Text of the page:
On cold winter nights in Maine, my parents would pull out the slide projector to click through vacation slides of Florida. While I was too young to remember the trip, the incessant replaying made Florida a myth. Rose-colored re-telling, the talk of “balmy nights,” palm trees, and saccharine artificial landscapes made me believe it was Shangri-La. Since then, I have been searching for that paradise of my childhood imagination. Svetlana Boym writes in The Future of Nostalgia: “Modern nostalgia is a mourning for the impossibility of mythical return, for the loss of an enchanted world with clear borders and values…”. I am nostalgic for a paradise that doesn’t exist.
A visit to a natural paradise is often an improbable search for the “authentic” constructed in our minds; shaped by personal baggage and expectations. Nature is often characterized as bountiful and ever-present, but the idealized version of Mother Nature is only available to those with the means to manufacture it or claim it outright. The paradise we dream of is often beyond reach—both financially and geographically.
This body of work plays off of our collective nostalgia for an idealized natural world. The work celebrates the American idea of the exotic along with sublime qualities of nature. Icons such as tropical drinks, pool floats, and grass skirts are fabricated to exemplify an escape to vacationland.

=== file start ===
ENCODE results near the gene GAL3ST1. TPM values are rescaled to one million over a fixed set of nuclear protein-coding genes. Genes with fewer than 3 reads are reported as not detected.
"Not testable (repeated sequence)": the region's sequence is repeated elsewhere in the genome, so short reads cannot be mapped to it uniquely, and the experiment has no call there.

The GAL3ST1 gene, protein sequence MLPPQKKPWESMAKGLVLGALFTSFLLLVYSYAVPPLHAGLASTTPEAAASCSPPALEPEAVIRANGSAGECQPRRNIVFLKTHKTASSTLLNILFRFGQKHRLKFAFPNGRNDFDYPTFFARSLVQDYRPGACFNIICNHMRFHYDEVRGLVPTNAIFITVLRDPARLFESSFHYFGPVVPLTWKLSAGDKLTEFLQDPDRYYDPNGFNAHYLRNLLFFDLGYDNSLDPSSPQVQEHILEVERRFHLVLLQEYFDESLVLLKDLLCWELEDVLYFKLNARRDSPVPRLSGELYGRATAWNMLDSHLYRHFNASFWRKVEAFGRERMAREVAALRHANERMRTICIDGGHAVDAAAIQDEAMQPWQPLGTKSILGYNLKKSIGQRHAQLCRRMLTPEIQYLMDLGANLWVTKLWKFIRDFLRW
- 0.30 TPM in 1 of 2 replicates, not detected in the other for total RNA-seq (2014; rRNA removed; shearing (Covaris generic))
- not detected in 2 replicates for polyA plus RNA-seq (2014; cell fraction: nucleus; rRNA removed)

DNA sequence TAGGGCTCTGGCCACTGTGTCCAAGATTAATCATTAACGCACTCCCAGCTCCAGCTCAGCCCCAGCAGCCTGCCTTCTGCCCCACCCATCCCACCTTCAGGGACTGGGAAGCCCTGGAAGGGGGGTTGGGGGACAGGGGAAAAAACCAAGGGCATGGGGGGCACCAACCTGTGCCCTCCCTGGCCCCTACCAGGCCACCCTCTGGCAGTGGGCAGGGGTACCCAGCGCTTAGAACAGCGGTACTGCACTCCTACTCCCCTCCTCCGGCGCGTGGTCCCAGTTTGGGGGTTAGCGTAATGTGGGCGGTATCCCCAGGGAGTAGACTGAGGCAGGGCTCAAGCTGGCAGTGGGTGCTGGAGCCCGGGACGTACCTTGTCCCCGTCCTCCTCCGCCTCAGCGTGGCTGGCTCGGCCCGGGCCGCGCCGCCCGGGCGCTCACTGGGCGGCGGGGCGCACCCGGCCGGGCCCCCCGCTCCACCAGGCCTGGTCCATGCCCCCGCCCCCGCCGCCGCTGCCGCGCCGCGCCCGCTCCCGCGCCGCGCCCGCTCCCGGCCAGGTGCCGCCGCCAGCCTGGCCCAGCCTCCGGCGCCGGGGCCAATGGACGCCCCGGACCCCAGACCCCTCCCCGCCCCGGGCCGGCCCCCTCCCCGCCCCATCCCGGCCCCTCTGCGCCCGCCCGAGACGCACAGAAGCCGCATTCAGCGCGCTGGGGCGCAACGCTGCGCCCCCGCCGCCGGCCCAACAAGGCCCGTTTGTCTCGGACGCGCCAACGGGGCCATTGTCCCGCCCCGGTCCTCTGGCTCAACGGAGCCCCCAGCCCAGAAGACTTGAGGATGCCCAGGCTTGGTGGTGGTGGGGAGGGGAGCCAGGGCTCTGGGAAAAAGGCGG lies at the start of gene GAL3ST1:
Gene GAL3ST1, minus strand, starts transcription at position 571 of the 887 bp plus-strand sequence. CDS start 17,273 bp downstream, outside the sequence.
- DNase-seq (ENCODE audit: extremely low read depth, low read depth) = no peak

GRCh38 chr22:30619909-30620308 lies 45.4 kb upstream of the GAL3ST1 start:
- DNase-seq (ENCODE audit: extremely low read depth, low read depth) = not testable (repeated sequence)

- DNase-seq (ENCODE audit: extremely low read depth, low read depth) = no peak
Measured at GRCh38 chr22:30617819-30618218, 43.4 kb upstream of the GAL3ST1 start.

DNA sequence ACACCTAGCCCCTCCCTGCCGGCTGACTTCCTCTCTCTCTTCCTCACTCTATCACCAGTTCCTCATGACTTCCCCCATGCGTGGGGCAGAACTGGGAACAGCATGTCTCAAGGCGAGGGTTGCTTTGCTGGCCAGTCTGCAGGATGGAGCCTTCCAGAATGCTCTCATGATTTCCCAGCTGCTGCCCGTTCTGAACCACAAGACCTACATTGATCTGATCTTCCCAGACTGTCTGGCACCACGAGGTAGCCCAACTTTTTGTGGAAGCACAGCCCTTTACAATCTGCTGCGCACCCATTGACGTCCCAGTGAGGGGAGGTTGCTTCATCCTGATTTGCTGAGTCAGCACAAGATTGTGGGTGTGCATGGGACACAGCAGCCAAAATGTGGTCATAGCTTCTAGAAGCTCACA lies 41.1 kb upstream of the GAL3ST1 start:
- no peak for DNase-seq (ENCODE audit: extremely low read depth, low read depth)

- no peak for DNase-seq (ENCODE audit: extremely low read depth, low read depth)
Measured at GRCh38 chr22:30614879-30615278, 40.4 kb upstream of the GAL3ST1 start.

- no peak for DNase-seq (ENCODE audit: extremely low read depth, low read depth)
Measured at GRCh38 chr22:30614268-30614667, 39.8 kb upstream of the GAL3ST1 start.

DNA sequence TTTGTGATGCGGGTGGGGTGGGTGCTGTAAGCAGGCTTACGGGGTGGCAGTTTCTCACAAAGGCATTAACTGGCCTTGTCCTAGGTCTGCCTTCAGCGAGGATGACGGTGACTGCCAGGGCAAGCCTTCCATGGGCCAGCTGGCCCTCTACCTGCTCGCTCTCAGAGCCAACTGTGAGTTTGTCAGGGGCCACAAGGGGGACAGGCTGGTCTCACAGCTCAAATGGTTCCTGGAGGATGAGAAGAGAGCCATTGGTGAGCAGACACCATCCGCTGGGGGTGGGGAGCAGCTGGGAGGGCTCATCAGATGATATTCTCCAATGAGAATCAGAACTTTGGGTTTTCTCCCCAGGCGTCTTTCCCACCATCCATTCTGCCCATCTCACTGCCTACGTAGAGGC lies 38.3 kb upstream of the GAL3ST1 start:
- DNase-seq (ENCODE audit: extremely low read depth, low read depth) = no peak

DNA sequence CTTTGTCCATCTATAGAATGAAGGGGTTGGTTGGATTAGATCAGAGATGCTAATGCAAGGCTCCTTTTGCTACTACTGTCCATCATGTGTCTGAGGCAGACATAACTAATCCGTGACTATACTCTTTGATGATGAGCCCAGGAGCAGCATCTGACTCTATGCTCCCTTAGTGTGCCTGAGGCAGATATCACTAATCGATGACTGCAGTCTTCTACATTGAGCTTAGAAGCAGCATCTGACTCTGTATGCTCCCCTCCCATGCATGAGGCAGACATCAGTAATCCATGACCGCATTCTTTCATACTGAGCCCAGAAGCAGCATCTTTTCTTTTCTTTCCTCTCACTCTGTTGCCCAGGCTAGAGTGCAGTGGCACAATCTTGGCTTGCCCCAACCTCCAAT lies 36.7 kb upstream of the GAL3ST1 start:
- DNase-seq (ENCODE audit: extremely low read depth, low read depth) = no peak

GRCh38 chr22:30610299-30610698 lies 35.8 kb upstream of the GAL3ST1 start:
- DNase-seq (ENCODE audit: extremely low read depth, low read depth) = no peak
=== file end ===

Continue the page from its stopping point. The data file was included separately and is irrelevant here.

Elements in nature that provide us with the most satisfaction are rendered in man-made materials such as colored mirror acrylic and mylar - mimicking ephemeral effects of light and water. The reflections create rose-tinted echoes of the landscape around the wearer— a stopgap method of trapping an experience. This jewelry operates as a portable device, a sentimental exhibition to consciously establish identity. In a form that has historically been a projection of wealth, status, and symbolic power, these adornments project who the wearer would like to be, and the world they wish to be in.
Created from expectations, desires, and inherited beliefs of paradise, these pieces are jewelry souvenirs from an environment that does not exist. They are part nostalgic fantasies informed by the décor of my childhood, but are also imbued with the realization that these fantasies will likely never be met. They embody the failure to represent a place, the endless search for catharsis, and ultimately, an escape from reality. We are left with a bogus, ersatz-sublime souvenir to reflect upon it. As Hermann Broch, the Austrian novelist wrote: kitsch allows contemporary man to “recognize himself in the counterfeit image it throws back at him and confess his own lies (with a delight which is to a certain extent sincere)”.